County List Crazy
One of my favorite aspects of eBird, and one of the features that makes it so much more useful as a personal database, is the ability to keep county lists. I’ve always considered these smallest of sovereign domains to be merely a side show to the bigger and obviously more interesting state and country lists. How wrong I was! County lists are a blast, and while I hadn’t been actively searching out birds for most of them, preferring to passively accumulate species and note with a small bit of satisfaction when I ended up adding to one or the other, I had been paying close attention to my totals as they compare to other eBirders through the Top 100, especially as I slowly closed in on the top spot for three of the counties in my region. I was either second or third for Orange (my home county), Durham (where I work), and Chatham (where Jordan Lake is).
I don’t know if other local eBirders have been playing as close attention to the game as I have however. When I gave a talk on eBird to the local Chapel Hill Bird Club, I talked afterwards with the woman who has been leading me by 5 to 10 species in Orange County for some time, and said, “Nice to finally meet my arch-nemesis!” and which point she looked at me like I’d accused her dog of using my lawn as a port-a-potty. So maybe I’m alone in taking this county list thing seriously, even if I haven’t been kicking up birds in these counties like I should be able to if I make a real effort.
In any case, with the successful twitch of the Connecticut Warbler, where I also found a handful of other good birds for the county, I finally found myself sitting in the first spot for Durham County. This was unexpected and sort of cool, until two days later when I got knocked back off that pedestal by one Robert Meehan (who also comments around these parts as BirdtrainerRobert). Rather than accept my demotion with the good graces you might expect from any reasonable individual, I decided to put myself on top for good, so this past weekend I went out for the first time to specifically find some birds in a specific county. This is the dawning of a new era for The Drinking Bird. One no doubt defined by repetition, naval-gazing, and mind-numbing minutia. Get ready!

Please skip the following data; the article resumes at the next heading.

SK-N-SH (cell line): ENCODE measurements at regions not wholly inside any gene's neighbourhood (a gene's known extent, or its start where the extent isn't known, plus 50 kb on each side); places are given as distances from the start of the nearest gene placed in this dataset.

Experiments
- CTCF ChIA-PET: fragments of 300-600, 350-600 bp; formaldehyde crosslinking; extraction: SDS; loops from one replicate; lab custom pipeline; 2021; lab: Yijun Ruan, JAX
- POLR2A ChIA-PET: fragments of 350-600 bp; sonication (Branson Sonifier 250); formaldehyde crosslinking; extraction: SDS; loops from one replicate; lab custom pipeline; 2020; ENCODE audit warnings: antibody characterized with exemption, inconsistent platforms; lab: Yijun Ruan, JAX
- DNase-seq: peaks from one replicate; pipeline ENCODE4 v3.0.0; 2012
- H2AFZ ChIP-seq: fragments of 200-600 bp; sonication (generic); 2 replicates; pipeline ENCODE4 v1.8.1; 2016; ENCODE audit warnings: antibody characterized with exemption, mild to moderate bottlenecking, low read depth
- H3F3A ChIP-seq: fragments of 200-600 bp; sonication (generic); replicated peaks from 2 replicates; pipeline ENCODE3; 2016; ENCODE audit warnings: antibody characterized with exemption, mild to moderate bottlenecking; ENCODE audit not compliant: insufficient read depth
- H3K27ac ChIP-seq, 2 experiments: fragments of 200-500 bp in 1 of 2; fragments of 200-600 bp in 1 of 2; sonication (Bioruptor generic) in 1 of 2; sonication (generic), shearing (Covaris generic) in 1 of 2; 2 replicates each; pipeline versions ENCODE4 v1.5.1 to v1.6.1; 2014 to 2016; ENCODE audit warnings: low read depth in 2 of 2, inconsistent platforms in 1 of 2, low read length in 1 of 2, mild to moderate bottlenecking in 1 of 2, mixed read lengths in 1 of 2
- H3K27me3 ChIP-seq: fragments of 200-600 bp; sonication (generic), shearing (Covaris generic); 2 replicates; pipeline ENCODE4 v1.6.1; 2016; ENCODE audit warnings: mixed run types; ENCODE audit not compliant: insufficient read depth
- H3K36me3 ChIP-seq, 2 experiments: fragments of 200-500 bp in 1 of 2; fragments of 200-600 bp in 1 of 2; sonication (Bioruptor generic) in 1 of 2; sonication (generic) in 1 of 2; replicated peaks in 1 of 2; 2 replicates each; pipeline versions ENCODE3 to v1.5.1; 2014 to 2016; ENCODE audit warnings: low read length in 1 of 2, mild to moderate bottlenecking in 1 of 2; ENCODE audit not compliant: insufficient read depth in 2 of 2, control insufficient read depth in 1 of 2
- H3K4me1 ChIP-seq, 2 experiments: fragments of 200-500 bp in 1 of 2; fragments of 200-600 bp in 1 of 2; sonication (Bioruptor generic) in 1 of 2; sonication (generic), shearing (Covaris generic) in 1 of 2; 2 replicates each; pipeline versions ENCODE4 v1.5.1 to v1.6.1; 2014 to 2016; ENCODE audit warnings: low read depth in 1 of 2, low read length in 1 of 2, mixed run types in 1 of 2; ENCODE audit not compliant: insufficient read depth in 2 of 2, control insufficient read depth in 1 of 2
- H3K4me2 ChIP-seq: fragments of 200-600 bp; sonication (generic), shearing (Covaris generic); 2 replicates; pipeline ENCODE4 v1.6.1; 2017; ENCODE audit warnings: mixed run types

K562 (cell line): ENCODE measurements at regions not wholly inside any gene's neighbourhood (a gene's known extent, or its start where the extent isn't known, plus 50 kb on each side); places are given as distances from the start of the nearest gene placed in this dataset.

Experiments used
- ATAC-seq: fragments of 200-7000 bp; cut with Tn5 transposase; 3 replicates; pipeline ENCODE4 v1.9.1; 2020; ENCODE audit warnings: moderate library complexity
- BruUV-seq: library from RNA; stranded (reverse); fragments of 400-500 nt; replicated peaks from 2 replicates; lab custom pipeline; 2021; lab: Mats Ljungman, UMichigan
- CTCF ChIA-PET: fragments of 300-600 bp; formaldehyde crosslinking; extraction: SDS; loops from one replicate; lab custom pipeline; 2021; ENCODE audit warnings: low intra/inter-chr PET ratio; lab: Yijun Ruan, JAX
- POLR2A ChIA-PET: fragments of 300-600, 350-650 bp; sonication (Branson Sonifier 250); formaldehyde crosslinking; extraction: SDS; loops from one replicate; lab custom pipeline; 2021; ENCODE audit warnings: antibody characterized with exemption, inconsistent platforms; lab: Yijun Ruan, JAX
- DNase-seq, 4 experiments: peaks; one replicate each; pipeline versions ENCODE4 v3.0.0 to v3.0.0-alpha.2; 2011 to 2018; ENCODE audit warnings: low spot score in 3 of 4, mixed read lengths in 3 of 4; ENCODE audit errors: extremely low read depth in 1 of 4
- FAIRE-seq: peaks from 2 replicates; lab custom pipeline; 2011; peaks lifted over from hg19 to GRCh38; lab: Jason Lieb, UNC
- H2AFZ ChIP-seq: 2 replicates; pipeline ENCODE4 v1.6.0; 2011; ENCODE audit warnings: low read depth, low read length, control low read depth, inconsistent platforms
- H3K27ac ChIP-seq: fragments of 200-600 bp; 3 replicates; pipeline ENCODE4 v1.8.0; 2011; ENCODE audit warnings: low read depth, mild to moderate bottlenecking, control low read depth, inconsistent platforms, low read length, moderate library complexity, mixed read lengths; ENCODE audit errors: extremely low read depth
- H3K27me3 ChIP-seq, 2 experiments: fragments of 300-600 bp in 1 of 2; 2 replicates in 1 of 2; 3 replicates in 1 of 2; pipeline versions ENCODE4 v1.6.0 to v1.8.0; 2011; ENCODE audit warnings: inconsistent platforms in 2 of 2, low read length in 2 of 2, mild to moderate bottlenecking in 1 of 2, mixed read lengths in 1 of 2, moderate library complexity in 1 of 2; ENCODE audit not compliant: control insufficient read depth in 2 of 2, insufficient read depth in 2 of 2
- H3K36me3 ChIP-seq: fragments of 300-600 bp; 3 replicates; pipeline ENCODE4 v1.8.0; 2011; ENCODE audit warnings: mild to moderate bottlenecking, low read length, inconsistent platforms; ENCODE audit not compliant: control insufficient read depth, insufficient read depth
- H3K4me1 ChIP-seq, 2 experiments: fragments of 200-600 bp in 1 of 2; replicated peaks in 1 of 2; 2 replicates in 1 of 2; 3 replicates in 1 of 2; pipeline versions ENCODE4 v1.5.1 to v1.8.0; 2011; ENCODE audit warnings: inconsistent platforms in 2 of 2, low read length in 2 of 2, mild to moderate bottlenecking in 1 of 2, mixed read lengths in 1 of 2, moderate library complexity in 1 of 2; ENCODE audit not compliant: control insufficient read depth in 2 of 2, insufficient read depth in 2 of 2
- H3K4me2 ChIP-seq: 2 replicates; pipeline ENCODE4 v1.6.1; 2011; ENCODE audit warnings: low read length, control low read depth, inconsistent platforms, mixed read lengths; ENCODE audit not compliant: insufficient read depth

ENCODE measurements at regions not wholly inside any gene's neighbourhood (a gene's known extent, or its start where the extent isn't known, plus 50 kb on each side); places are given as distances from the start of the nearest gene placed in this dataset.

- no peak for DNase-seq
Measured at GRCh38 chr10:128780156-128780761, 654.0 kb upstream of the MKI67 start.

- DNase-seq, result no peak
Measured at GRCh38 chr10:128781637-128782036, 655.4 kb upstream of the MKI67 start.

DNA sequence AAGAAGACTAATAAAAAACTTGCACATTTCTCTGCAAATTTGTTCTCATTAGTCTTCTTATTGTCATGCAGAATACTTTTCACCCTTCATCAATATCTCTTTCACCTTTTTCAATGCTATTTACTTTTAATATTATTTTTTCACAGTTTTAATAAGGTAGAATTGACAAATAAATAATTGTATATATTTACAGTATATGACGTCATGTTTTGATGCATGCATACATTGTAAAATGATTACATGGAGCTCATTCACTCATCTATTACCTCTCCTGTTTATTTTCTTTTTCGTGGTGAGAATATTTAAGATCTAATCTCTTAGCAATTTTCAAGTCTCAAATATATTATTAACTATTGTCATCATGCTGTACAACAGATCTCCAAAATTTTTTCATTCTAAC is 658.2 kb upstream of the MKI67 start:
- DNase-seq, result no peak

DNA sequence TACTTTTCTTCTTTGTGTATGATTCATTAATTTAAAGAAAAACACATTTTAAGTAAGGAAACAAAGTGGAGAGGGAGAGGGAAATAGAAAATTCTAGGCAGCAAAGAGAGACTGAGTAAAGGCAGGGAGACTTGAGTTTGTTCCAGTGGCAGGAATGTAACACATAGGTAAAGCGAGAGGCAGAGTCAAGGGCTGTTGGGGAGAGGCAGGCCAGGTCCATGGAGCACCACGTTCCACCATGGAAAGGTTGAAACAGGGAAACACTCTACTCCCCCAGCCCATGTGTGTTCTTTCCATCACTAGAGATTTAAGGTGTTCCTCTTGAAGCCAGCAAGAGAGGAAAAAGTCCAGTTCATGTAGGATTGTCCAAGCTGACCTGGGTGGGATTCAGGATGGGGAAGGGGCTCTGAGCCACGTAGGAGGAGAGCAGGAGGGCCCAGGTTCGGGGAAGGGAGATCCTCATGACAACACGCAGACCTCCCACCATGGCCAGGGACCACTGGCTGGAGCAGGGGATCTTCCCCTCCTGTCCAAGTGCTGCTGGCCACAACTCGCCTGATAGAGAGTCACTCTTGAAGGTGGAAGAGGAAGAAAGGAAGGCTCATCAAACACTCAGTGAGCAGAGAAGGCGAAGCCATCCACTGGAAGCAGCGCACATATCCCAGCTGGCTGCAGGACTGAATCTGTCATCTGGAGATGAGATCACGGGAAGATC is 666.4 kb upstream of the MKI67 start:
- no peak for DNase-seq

What I was lacking more than any on my Durham County list was waterfowl, so the order of the day was to visit the arms of Falls Lake that stick out into Durham County to see if I could turn up any early ducks or interesting gulls. The first place to hit was the old Ellerbe Creek rail grade, the exact same place where the long-staying Connecticut Warbler had been until recently, seen. The warbler had apparently vamoosed, a few nights prior the winning combination of a clear night with strong southward winds and full moon was too much to resist, but in a small-scale reproduction of the Patagonia Picnic Table effect, several other locally good birds had been seen at this same area. There were several on my radar, but one that surprised me as a reminder that even if the Connecticut Warbler was no longer waiting to be flushed, other birds were. This juvi Black-crowed Night Heron for one. A sharp start.
I walked out onto the peninsula that jutted out into Falls Lake where I was able to find the bird I most wanted, a Ruddy Turnstone fairly easily. Less expected but also good for the county were Greater Yellowlegs, and a first year Herring Gull loafing with a flock of Ring-bills.
With four new county birds already in the bag, I was feeling pretty good. But I wanted to find some ducks to put a nice bow on the morning so I headed out to a couple additional access points, campgrounds and boat ramps around the lake and managed as Falls Lake State Park. The first couple stops I didn’t have much more than a Bald Eagle, some Cormorants and a handful of Killdeer on the old swimming beaches, but towards that end, at Rollingview, I had better luck.
A small group of dark smudges in the heat haze turned into a half-dozen Ring-necked Ducks with a couple Ruddy Ducks mixed in, providing me with the completely unexpected “Ruddy slam” (Ruddy Quail-Dove notwithstanding). A total of 6 new species for Durham County, which puts me pretty free and clear on top of the eBird top 100 for Durham County, but still about 60 species behind the actual Durham County top lister. But let’s not worry about that just yet…